I will write further on this very soon. Look out for the next post on this subject.


Saturday, October 29, 2011

Heat or Eat - Screw the Environment


By next year 
the Irish Government 
will have almost 20% tax 
on Home Heating Oil

Heating oil prices are currently pushing towards  €900 per fill.  Last time I checked the quote was €835 per 1000L. The Irish government is soon going to add another hunk of tax onto to this price - in the next couple of months in fact.

They will add a further 8.40% Carbon Tax - on top of which will be loaded VAT at 13.50% that adds up to 9.534%. The current cost of a fill at €835 will increase to €914.60.

Most households use a fill and a half over the winter months. The yearly heating cost will rise to €1371.90. Plus of course add in your electrical usage and any stoves or fires you use.

What is my answer? 

Well I have decided to go more with coal as the main heating method. Yes  - - I full well know that it is more carbon intensive - and that by using it - it goes against environmental policy and the government’s policy.

Reduce Carbon or Stay Warm

Buy hey - it is cheaper a lot cheaper - and if the government used some joined-up-thinking, they might figure that people - at least ones like me -  who have to watch their money carefully, will go with the cheaper way of heating regardless. Efficient stoves and using smokeless coal at €14 per 40Kg bag.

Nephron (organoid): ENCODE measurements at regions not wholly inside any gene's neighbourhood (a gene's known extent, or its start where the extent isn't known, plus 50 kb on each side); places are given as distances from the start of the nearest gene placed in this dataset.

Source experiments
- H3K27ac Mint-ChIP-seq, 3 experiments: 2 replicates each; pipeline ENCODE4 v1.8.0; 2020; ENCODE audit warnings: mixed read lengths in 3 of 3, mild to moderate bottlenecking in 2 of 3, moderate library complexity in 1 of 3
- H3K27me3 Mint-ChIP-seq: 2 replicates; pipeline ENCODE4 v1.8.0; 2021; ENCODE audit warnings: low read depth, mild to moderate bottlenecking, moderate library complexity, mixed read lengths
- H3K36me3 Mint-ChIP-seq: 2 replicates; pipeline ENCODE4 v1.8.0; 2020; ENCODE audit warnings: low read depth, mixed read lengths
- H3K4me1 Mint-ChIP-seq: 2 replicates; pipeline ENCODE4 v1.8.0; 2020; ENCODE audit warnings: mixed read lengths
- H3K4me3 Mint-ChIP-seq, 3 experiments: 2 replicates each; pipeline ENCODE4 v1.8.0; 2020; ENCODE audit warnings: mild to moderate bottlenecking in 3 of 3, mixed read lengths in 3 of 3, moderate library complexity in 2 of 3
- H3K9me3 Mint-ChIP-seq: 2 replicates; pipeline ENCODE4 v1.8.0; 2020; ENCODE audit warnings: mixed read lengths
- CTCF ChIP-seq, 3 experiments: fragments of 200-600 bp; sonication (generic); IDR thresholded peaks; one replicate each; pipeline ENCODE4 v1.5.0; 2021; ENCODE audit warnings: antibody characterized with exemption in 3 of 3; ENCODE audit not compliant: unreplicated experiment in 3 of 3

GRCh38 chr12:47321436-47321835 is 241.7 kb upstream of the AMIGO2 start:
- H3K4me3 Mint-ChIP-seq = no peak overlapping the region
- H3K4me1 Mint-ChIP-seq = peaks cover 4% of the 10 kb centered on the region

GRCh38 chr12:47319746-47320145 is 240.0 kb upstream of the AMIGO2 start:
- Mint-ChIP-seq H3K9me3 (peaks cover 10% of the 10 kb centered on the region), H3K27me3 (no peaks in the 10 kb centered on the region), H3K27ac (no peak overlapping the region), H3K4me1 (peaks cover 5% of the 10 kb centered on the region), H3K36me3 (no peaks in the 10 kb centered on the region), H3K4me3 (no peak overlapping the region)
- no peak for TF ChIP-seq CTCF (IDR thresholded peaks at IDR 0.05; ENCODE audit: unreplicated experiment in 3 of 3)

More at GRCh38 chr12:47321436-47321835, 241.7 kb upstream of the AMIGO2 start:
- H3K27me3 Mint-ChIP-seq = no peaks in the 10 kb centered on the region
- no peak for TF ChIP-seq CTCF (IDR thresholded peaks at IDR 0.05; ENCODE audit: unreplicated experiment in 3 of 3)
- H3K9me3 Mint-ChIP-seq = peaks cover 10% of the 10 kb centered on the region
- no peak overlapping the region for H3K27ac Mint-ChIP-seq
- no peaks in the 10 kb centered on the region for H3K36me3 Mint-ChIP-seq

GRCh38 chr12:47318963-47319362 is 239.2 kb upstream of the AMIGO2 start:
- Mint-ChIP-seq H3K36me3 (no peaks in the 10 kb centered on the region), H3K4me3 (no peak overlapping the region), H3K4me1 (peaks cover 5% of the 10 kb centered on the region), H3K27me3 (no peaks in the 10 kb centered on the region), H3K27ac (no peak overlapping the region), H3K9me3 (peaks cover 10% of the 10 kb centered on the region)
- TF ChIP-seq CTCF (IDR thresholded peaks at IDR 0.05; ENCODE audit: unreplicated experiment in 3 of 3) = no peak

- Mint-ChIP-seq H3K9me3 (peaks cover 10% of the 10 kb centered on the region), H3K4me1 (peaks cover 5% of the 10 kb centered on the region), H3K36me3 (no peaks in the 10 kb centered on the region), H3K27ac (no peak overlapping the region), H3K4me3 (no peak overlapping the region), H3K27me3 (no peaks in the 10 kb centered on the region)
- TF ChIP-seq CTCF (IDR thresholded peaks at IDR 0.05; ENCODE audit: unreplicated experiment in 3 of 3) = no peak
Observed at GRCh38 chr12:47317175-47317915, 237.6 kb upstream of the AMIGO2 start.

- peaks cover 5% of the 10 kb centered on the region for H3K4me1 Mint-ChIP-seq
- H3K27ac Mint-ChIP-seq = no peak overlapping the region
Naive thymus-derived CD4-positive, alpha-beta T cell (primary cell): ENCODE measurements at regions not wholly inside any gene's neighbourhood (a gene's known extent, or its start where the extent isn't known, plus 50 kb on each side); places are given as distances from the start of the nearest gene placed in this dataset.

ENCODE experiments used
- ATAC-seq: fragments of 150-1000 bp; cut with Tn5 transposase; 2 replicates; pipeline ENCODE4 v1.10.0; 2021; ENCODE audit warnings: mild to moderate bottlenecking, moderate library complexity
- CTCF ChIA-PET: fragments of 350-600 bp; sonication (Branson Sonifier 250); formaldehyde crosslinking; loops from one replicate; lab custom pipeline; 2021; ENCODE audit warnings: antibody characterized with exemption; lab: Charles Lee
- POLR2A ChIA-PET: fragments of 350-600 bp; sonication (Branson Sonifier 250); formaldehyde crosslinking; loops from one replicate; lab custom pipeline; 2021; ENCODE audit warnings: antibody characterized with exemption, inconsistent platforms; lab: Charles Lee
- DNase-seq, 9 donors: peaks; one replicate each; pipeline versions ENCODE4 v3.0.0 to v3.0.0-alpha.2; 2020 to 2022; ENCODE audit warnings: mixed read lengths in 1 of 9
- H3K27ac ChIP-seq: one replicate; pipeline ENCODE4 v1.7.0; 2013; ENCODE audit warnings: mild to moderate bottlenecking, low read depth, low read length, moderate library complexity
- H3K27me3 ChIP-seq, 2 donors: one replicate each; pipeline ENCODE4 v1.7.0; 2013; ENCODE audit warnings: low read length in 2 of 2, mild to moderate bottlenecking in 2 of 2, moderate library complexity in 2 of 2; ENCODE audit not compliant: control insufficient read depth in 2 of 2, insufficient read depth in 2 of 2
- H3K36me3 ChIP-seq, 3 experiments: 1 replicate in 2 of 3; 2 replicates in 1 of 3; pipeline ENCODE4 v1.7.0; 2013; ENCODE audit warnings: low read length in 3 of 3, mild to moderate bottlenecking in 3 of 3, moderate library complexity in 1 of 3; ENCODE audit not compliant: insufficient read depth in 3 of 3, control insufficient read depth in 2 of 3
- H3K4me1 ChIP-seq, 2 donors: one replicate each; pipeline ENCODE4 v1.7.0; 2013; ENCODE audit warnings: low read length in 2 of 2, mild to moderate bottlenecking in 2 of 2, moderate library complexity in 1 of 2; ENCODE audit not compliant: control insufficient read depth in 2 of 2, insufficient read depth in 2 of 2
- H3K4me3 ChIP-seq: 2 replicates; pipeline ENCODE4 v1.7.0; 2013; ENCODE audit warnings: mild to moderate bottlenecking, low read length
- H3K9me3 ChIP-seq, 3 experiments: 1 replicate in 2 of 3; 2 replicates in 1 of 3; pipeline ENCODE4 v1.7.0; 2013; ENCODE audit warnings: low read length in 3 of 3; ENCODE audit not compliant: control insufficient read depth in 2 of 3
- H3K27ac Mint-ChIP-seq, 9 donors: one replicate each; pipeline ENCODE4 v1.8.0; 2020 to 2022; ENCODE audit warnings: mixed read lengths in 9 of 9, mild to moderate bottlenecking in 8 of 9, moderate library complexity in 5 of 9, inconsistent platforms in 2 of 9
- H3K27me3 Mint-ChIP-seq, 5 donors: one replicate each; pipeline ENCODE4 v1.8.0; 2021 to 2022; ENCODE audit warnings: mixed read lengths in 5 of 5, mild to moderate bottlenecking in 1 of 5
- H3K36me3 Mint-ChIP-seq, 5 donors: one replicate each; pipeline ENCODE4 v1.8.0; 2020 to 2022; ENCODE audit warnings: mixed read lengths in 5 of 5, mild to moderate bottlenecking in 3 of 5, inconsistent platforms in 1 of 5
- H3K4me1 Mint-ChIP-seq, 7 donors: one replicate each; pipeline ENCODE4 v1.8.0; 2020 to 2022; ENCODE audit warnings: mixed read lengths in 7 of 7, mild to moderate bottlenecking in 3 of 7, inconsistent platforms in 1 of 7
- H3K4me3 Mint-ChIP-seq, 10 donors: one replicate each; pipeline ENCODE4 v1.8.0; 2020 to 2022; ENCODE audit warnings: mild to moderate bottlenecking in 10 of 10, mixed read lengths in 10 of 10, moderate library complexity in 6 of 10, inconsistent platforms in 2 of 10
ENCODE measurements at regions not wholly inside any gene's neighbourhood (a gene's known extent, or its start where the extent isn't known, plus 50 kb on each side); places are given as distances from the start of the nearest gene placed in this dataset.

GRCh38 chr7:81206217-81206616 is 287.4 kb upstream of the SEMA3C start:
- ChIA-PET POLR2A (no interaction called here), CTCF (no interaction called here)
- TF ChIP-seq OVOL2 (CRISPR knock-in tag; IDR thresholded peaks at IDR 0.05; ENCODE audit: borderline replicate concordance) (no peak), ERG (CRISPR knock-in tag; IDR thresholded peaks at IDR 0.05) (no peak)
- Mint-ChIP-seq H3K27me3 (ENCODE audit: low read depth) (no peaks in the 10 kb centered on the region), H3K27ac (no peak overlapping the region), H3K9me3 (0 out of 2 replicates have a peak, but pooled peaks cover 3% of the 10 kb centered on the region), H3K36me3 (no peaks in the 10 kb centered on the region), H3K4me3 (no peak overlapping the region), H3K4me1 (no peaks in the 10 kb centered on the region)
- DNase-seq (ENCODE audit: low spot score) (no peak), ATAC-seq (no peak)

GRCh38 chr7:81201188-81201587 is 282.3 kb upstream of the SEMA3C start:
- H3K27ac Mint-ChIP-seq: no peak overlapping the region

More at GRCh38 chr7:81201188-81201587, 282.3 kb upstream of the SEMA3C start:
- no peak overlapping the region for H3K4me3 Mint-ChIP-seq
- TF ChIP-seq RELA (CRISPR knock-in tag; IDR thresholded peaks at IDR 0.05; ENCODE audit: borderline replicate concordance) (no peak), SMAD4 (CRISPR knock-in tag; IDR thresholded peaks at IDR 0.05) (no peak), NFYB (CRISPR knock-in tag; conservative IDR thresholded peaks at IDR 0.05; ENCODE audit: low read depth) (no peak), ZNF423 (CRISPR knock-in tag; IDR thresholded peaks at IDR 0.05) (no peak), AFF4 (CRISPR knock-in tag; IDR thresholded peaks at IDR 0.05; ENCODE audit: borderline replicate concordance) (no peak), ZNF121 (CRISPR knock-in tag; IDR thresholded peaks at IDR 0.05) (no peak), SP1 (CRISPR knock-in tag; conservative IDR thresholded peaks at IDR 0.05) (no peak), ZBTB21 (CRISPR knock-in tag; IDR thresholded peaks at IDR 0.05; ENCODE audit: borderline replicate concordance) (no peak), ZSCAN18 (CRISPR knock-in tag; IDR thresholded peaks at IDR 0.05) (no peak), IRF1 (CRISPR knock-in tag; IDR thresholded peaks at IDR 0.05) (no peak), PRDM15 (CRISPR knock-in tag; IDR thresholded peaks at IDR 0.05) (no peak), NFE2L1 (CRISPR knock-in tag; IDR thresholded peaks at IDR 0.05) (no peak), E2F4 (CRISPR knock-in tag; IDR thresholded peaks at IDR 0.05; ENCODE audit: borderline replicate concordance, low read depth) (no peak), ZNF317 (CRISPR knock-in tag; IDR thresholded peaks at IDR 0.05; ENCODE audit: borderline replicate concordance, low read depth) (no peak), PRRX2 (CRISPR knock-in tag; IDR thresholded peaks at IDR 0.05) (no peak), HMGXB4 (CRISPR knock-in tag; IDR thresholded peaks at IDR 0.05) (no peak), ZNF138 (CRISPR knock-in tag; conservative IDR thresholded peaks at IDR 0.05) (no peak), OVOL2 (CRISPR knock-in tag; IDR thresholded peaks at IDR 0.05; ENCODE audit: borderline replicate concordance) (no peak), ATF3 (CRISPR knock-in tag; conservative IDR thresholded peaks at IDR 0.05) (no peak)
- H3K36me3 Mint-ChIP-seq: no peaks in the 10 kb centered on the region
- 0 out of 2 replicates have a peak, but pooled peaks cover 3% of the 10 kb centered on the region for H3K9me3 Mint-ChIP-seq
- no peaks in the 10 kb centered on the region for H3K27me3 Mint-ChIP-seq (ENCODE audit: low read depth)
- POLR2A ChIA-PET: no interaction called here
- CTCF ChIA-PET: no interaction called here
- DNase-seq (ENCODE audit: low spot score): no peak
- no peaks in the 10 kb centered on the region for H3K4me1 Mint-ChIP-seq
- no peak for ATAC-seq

The carrot will always work better than the stick - not rocket science!! If poorer people are expected to go "Green" and "Environmentally Friendly" then there will have to be financial inducements to do so. Like, may I suggest, cost-price and government subsidised carbon fuel alternatives like biomass and wood briquettes etc. at really attractive prices. Instead of the price inflated and highly taxed current situation.

In the next post I will discuss the use of coal in stoves and give some pointers on coal price and availability.

Sustainability Stresses our Poorer Citizens

So am I going against the Sustainable Energy ethic?  You bet ya - as long as the "Green" movement penalises the less well-off!! As it stands, sustainable energy is a luxury for the rich.


Friday, October 28, 2011

Blacksmith Stove Review Part 4 - Alert -


Possible Problems with the